top of page
  • Writer's pictureAlyce Bender

Best of 2017

Wow! The last month has flown by with so much travel - four countries in three different regions of the world. Its been amazing, but now that I'm home I am swamped with trying to develop the images to share with you all.

As it is almost the end of another year, I thought it appropriate to review my work, choosing some of the best images from 2018. Many you may have seen already but I want to go a bit more in-depth on why these particular ones are my favorites and give a bit of a background story to them. Also, I have sorted through my social media accounts and put together a bit of a collage with the twelve most popular of my images from both Instagram and Facebook.

So without further ado, we will kick off with one of my favorite location finds of the year.

"Oiwa on the Sea" Aomori Prefecture, Japan

Some days are too nice to just stay inside, and yet, with no firm plans, I typically will just grab my gear bag and head out somewhere. On this day, I decided I needed to explore an area a bit further afield then my normal range of within two hours of home. At about three hours and some change, the Fukaura Coastline on the Sea of Japan was new territory for me. Google searches had shown me there were small fishing villages dotting the ragged shores and that there might be some sea stacks. So I headed out mid morning to make some stops and enjoy the drive which still having enough time to scout the area before sunset, what I really wanted to capture.

Due to my dislike of toll roads, I actually arrived on the Sea of Japan coast a bit north of this spot. The whole coastline was just teaming with little alcoves and really rugged shores. I stopped many times and made notes for the next time I go back out that direction (which I will do) of all the places that could make for good shooting depending on light and weather.

However when I arrived at Oiwa, I knew this was going to be my sunset location. Driving by this spot on the main road, I got really excited to see railings at the top of the island as that meant, theoretically, one could get out there to climb it. Making a U-turn (one of the most valuable tools in a traveling photographer's box in my opinion), I found a place to park and started to explore the area. Already it was getting to that golden hour and I started working all sorts of angles from both on and off the island.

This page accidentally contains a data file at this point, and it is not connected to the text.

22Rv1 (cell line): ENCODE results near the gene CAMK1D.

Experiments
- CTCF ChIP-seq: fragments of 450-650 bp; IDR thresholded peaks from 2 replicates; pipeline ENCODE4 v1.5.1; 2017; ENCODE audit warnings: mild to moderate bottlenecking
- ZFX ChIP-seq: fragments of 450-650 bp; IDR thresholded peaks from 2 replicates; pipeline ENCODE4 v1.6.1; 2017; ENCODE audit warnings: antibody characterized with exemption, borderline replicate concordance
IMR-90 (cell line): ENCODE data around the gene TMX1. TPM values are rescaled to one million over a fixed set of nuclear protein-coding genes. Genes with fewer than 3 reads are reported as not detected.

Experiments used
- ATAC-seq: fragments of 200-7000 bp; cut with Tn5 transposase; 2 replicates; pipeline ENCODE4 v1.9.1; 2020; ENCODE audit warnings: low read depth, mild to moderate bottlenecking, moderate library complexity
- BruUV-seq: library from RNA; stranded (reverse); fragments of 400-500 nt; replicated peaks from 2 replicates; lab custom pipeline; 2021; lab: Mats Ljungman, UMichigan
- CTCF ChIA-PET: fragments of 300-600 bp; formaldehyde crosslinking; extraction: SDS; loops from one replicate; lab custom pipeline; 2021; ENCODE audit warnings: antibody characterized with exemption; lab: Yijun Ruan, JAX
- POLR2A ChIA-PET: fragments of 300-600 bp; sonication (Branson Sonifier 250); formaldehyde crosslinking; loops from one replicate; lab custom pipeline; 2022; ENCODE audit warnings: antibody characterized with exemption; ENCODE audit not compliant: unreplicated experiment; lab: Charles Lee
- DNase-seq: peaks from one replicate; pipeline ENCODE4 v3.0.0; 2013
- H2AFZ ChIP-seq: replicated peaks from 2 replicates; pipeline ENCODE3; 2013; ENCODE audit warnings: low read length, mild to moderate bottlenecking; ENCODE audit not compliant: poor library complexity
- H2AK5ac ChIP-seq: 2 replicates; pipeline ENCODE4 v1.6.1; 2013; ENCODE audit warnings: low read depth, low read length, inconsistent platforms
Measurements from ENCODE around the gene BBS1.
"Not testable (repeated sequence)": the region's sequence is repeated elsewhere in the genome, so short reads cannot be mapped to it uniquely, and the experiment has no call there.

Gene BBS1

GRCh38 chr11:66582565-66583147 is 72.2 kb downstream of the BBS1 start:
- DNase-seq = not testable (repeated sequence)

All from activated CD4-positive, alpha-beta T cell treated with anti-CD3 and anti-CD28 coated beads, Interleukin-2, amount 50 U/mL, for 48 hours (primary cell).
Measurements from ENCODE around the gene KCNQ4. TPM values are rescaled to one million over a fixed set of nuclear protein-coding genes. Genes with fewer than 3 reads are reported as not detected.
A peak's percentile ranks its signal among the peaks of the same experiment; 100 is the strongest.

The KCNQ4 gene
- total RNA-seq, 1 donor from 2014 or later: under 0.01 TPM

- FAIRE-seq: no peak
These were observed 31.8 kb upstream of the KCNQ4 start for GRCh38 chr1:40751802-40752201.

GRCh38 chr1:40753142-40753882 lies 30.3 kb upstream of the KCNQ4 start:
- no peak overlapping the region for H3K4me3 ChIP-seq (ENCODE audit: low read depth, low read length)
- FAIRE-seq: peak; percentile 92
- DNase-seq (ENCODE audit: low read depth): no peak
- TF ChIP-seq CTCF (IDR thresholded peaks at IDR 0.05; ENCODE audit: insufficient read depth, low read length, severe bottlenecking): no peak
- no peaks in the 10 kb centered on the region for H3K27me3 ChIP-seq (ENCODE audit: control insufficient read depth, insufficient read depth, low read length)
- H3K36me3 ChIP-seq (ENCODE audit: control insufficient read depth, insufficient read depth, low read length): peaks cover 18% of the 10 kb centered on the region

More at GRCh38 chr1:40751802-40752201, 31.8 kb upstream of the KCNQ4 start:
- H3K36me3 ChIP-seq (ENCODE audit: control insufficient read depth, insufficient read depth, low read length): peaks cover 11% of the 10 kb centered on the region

Without any clouds though, sunset was just a really bright sky and shadowed islands. But patience and persistence paid off in the end. By waiting until after the sun had officially set, and knowing that, without clouds to reflect the disappearing light, the blue hour would set in quickly, I was able to capture the last bit of sunlight at the horizon to the left while showing the blue twilight creeping in on the right.

Using a long exposure to smooth the water and a polarizer to take the glare off the surface so the rocks could be seen were critical to the composition of the final image. Luck also played a part as I could not have asked for a better separation of the warm and cool tones. Working on a path only a few feet wide, I didnt have a lot of room to change the shooting angle. So, luck does play a part, especially in some of my best images.

Speaking of luck, that brings us to my next favorite image of the year. Truly, luck favors the prepared!

"Iwate Serow in Coastal Forest" Iwate Prefecture, Japan

All I can say is thank goodness I travel in rural and often little used roadways. This creature had me stopped in the middle of an tiny road, uphill, in a blind corner. Good times right?

On another driving adventure, my friend and I headed south from home to see what we could see along the sea. The cliff lines in this area are beautiful, bold, and are home to a multitude of Japanese wildlife from Asiatic black bears to nesting Japanese peregrine falcons. Serows, a member of the bovine family, look to be a cross between a deer, goat and bear. They are super elusive and can climb up almost any incline.

Returning from a tiny marina when the locals harvest and process seaweed, we came around the corner to this one just standing in the middle of the road, I lost every thought in my head other then I needed a photo. Luckily, when on these drive-by scouting trips, I leave one camera or the other sitting on the center console within easy reach. Keeping my eyes on the serow, I carefully reached over with one hand for the camera and rolled down the window with the other while creeping the car forward with my knee. As we inched closer the serow leapt up the embankment, paused just long enough for me to take three frames before disappearing into the forest, silent as a shadow. Thank you Nikon for quick, low light auto focusing! When I reviewed the images and saw the serow was in focus, I simply laughed out loud I was so elated to have captured this regionally unique creature in its home habitat, completely on chance.

There was one image that I had wanted to capture since before I even learned we would be moving to Japan. When we did move, I made a promise to myself I would visit the Snow Monkey Park in Nagano each year we were in country for my birthday.